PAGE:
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This Week in Health Care Reform: October 13th, 2017

Negotiations continue as lawmakers work to reauthorize CHIP funding; a new study shines a spotlight on the impact of the return of the HIT; and, employers wrap their arms around telehealth.

Week in Review

CHIP Negotiations: The House Energy & Commerce Committee announced earlier this week that it would be delaying sending its marked-up bill reauthorizing funding for the Children’s Health Insurance Program (CHIP) to the House floor.  The delay stems from ongoing negotiations between members of the Committee as they work to find new funding offsets after those included in the bill came under criticism from Democrats last week, none of whom voted in favor of the measure.  In that hearing, opponents pointed out that the proposed bill would take away money from Medicare and other programs under the Affordable Care Act.  Both sides now hope to find agreement on offsets in order to advance a bill that will be able to garner broad, bipartisan support.  The Senate Finance Committee passed its own bill funding CHIP last week, although, that measure did not map out how it would be paid for.

HIT Study: With the health insurance tax (HIT) scheduled to return in 2018, consumers are being threatened with increased costs and decreased access.  Individuals, working class families, Medicaid managed care beneficiaries, and seniors enrolled in Medicare Advantage plans all find themselves exposed to the harms of this unpopular tax.  A new study seeks to draw attention to just how vulnerable these groups are to the HIT’s impact.  Released by management consulting firm, Oliver Wyman, their analysis projects an average increase to premiums of 2.7 percent over the next three years.  But, as recently covered, a new bill introduced by Sen. Cory Gardner (R-Colorado) would delay the HIT for another year.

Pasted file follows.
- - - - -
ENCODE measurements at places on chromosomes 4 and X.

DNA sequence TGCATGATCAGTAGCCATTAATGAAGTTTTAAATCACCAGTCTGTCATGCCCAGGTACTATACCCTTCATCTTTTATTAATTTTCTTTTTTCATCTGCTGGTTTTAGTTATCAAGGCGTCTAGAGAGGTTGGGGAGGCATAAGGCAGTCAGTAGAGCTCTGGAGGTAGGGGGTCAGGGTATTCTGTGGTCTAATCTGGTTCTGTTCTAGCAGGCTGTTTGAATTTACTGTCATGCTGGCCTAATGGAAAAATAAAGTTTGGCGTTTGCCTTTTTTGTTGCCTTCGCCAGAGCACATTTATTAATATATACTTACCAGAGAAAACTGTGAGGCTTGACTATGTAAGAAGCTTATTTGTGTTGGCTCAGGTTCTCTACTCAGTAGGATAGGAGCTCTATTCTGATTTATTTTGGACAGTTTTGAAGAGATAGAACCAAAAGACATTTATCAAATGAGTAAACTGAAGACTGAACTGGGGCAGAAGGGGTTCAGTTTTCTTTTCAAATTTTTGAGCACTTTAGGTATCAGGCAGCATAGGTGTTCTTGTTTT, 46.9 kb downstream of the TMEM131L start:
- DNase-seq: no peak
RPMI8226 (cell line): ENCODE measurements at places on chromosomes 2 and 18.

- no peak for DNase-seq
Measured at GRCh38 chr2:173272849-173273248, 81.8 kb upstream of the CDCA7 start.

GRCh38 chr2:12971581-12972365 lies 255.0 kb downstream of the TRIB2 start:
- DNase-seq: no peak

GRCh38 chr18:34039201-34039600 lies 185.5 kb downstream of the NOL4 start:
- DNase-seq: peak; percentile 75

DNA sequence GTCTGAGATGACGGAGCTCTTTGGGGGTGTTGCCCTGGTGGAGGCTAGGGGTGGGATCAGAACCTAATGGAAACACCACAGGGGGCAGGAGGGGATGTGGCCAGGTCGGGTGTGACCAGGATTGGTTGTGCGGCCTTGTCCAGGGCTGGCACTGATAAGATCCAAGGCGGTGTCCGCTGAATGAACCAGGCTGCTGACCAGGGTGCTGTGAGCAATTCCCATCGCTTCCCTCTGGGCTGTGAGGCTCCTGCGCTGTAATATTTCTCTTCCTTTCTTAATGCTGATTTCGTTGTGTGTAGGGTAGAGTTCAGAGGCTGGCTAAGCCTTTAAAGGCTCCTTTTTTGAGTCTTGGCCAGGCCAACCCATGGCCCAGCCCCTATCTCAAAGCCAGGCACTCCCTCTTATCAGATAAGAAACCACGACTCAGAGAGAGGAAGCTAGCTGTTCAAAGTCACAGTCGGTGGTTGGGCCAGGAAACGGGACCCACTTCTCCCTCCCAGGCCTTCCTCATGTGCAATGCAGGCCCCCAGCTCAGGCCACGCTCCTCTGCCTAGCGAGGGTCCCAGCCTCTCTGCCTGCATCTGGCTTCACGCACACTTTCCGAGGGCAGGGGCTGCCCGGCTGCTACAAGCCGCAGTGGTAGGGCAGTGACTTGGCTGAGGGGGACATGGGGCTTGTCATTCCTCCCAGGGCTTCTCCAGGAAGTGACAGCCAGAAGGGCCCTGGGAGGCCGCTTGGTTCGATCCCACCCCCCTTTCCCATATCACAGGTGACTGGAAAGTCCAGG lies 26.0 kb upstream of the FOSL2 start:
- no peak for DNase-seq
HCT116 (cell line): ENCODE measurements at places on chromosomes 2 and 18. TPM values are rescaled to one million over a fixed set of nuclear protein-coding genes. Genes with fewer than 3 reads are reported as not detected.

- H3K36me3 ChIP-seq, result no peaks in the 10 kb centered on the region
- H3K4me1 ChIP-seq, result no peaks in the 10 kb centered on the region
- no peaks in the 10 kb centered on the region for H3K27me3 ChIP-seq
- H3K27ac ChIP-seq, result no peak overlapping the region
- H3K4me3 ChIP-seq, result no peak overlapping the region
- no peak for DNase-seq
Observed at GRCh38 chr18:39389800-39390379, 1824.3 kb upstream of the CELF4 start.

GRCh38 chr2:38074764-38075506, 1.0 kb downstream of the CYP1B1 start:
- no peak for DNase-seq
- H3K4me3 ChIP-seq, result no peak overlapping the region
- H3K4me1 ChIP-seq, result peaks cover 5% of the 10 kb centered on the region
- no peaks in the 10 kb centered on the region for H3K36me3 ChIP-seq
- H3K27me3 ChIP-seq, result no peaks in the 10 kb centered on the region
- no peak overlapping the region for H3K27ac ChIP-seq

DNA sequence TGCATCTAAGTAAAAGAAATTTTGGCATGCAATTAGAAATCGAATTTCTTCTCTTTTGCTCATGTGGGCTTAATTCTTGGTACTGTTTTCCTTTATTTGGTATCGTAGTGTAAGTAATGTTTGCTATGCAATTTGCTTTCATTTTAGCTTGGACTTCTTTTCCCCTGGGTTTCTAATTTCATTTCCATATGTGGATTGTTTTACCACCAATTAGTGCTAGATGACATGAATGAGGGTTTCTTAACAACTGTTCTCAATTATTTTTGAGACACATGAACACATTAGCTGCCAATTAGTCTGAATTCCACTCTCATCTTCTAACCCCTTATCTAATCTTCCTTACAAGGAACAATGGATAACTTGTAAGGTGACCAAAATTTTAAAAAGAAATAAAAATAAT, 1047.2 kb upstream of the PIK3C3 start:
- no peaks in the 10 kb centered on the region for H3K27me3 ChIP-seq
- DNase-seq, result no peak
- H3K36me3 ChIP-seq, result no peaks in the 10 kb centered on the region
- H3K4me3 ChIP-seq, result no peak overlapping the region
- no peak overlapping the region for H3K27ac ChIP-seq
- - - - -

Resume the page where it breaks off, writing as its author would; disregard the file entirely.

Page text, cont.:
Employers' Telehealth Push: F
aced with the challenge of rising health care costs, employers continue to focus on ways that their employees’ health care is both delivered and paid for.  As such, more are beginning to turn to telehealth as a means of controlling costs, at least according to the latest survey from the National Business Group on Health.  Virtually all respondents (96 percent) indicated that they would be making telehealth services available during their upcoming open enrollment season.  Additionally, more than half (56 percent) said that they planned on offering tele-behavioral health services, as well – more than twice the percentage seen this year.

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